ORDER AND OPINION GRANTING IN PART AND DENYING IN PART DEFENDANT CHRISTOPHER KIMMEL’S MOTION FOR SUMMARY JUDGMENT
BETH PHILLIPS, District Judge.
Plaintiffs’ Amended Complaint, (Doc. 34), asserts nine claims against law enforcement officers from the Lathrop Police Department, the Clinton County Sheriff’s Department, the North Kansas City Police Department, and a security guard at the North Kansas City Hospital, (“the Hospital”). All defendants are purportedly sued in their individual and official capacities. (Doc. 34, ¶¶ 9-10.) The first eight counts are claimed civil rights violations, brought by Plaintiff Michael Stewart (“Michael”)1 pursuant to 42 U.S.C. § 1983. Count IX is a claim for loss of consortium brought by Plaintiff Jennifer Stewart (“Jennifer”).
Defendant Christopher Kimmel is an officer with the North Kansas City Police Department. He has filed a Motion for Summary Judgment, contending the undisputed facts demonstrate that he is entitled to judgment as a matter of law. Plaintiffs contend that there are disputed issues of material fact that preclude judgment as a matter of law. As set forth below, Kimmel’s Motion for Summary Judgment, (Doc. 69), is GRANTED IN PART and DENIED IN PART.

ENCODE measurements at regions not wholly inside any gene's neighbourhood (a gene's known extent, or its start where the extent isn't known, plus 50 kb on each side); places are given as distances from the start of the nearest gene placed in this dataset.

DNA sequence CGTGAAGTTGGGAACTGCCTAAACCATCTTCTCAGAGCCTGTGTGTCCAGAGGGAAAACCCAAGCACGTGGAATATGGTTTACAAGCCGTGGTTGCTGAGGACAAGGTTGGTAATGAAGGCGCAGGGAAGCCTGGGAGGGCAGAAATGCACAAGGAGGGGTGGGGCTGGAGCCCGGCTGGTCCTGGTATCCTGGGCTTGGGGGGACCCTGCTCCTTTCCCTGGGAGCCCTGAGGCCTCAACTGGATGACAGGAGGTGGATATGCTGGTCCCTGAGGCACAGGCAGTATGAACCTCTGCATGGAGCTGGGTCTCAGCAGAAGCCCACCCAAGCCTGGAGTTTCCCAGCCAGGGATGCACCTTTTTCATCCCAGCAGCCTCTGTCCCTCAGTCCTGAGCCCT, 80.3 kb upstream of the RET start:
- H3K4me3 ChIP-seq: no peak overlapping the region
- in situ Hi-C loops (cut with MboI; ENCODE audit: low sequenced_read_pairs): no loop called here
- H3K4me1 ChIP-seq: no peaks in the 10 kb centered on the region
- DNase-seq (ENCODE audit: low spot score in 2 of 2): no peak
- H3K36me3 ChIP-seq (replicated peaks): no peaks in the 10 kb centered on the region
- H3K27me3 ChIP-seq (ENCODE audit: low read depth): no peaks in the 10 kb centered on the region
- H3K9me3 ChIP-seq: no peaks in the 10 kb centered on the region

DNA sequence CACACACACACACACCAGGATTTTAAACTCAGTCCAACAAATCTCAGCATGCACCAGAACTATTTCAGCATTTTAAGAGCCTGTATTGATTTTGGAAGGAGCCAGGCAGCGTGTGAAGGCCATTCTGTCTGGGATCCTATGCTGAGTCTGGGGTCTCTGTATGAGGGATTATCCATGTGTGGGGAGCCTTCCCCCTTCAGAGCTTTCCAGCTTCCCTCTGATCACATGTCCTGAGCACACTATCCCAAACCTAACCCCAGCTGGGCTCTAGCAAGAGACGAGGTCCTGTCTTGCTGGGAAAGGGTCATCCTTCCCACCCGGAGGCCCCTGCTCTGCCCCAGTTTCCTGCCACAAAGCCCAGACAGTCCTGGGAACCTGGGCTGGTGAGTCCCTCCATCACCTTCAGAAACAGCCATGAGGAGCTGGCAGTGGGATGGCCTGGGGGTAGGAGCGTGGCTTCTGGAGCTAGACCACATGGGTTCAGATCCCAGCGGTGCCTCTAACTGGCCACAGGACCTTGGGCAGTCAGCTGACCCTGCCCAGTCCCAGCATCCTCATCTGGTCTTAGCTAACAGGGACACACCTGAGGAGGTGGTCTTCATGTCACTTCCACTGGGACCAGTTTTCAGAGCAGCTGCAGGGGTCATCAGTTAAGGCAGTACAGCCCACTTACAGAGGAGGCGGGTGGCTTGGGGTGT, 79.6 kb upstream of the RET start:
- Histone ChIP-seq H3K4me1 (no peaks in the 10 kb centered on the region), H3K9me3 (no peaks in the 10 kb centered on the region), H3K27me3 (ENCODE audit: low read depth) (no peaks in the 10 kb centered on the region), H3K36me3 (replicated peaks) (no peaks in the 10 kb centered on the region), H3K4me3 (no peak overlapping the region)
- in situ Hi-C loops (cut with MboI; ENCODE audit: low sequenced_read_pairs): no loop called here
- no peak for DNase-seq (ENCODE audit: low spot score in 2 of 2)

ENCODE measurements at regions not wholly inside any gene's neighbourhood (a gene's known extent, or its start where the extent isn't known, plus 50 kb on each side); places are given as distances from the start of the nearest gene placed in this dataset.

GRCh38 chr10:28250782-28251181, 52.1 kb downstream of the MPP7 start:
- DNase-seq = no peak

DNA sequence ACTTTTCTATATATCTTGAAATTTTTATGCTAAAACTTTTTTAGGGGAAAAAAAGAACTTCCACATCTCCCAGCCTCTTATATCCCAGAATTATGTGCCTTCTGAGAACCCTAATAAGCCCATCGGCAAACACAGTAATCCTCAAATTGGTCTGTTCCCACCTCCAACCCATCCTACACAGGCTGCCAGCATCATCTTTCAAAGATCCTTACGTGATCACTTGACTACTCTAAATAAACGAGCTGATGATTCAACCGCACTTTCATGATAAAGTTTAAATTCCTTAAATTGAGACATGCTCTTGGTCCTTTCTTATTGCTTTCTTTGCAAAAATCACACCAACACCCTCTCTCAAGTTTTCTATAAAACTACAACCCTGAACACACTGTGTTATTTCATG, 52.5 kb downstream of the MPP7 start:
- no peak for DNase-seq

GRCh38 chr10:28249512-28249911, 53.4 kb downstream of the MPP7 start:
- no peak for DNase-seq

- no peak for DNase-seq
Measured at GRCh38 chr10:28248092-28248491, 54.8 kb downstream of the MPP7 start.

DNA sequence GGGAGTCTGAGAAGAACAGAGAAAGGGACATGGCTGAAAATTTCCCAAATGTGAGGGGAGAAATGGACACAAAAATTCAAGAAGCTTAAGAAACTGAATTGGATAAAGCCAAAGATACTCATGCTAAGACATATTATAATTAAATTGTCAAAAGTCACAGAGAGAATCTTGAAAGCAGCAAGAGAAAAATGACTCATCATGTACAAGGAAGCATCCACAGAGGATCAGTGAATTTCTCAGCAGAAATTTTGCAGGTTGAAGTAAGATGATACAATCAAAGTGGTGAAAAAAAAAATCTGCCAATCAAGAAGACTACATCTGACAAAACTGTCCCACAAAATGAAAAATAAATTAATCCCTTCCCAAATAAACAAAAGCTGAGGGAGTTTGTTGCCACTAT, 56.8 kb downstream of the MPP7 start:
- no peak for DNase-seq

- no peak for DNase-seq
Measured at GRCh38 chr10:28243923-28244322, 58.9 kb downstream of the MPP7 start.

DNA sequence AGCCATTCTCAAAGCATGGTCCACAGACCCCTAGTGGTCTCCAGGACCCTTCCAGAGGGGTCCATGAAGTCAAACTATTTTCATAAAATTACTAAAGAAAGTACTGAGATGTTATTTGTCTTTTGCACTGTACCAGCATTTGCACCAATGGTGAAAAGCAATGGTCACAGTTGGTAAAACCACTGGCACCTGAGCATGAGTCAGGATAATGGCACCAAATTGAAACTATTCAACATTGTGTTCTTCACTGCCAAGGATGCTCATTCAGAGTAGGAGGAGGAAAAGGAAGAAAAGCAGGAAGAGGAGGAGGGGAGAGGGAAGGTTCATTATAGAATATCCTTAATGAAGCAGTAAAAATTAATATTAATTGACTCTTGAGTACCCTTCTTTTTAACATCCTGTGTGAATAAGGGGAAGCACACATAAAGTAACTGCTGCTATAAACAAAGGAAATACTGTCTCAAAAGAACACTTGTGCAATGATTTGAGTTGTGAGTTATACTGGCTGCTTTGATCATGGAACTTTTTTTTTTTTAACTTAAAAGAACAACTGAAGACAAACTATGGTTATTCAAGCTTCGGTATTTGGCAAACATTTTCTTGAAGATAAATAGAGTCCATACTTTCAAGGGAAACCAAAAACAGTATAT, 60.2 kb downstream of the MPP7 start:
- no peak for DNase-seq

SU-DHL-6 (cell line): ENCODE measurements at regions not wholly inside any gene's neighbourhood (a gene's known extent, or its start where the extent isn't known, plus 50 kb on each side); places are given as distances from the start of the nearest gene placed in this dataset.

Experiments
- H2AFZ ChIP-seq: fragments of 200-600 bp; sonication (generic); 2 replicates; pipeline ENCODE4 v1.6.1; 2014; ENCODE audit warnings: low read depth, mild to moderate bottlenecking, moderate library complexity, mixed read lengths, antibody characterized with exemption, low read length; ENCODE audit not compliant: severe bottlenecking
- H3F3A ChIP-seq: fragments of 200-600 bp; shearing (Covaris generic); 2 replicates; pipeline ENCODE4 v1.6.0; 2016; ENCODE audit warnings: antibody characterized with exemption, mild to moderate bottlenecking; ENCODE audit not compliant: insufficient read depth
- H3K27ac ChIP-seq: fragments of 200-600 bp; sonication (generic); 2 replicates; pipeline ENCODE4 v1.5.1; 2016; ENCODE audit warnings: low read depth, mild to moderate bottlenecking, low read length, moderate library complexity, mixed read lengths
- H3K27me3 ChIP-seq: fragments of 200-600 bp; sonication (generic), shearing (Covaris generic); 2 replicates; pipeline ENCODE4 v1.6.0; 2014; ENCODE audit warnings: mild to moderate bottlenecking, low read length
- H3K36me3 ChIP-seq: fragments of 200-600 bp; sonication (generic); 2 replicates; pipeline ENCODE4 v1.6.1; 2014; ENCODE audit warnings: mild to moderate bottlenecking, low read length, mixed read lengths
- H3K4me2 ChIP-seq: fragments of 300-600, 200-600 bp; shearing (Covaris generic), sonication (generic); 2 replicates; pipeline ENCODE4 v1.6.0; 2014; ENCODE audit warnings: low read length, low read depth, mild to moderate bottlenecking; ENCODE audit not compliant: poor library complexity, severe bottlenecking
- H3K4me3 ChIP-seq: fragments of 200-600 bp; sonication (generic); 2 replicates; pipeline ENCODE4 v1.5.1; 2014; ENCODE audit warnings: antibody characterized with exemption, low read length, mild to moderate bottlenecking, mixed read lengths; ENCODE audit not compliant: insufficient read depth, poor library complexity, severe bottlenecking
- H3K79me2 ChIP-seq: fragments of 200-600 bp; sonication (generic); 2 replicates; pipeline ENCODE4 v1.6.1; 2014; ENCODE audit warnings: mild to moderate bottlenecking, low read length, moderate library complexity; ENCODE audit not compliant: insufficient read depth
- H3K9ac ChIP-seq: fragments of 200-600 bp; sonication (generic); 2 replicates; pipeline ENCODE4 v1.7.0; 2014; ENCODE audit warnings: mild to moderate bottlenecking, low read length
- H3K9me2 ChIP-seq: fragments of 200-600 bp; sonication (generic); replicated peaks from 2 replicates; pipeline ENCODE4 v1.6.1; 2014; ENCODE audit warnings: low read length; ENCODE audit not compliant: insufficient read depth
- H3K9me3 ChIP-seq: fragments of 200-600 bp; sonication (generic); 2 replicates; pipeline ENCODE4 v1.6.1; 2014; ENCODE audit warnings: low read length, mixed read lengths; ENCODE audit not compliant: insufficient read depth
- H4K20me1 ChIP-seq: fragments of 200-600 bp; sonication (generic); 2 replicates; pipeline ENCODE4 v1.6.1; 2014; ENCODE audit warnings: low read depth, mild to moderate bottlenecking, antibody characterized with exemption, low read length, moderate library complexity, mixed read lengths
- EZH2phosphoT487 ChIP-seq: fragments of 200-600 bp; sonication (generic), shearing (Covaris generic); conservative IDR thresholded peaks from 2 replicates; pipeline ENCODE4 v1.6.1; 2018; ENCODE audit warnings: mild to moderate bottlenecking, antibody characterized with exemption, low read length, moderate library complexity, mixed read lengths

A. General Observations
At the outset the Court addresses some general matters to explain why they are not discussed in greater detail in this Order. First, some aspects of Plaintiffs’ claims refer to incidents that Kimmel was not involved in and that form the basis for Plaintiffs’ claims against other Defendants. Each side disputes the other’s characterization of these events but the Court should not delve deeply into those disputes because, as stated, Kimmel was not involved in them and they do not form the basis for Plaintiffs’ claims against Kimmel. The Court can provide sufficient context for Plaintiffs’ claims against Kimmel by discussing those other matters generally, without detail.